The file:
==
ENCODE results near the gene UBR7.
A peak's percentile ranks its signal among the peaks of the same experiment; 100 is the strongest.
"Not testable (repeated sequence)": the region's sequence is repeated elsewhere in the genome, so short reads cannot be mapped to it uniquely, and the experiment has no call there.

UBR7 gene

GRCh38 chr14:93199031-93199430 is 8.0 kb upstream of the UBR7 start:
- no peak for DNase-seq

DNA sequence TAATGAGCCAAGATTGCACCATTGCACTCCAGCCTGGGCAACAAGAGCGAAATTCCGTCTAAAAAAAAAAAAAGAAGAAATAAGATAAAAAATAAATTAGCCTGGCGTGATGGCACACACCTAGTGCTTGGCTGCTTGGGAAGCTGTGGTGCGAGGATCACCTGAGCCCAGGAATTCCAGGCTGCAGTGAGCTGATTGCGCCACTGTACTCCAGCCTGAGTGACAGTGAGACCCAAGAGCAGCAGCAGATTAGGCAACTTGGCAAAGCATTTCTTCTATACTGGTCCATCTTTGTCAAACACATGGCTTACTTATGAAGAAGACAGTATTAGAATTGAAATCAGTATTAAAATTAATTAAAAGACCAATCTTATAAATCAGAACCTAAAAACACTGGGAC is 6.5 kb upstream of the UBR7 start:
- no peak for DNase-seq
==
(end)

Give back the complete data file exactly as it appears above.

ENCODE results near the gene UBR7.
A peak's percentile ranks its signal among the peaks of the same experiment; 100 is the strongest.
"Not testable (repeated sequence)": the region's sequence is repeated elsewhere in the genome, so short reads cannot be mapped to it uniquely, and the experiment has no call there.

UBR7 gene

GRCh38 chr14:93199031-93199430 is 8.0 kb upstream of the UBR7 start:
- no peak for DNase-seq

DNA sequence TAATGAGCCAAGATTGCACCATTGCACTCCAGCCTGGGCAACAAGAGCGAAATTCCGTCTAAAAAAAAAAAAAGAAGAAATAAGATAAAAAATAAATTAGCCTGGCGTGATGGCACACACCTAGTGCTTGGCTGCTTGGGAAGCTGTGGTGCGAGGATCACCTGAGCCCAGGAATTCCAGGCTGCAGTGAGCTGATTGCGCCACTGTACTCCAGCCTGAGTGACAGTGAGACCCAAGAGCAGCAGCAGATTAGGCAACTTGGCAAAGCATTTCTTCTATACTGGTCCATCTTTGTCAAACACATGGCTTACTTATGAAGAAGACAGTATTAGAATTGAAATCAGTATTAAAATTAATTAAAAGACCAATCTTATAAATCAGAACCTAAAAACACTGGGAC is 6.5 kb upstream of the UBR7 start:
- no peak for DNase-seq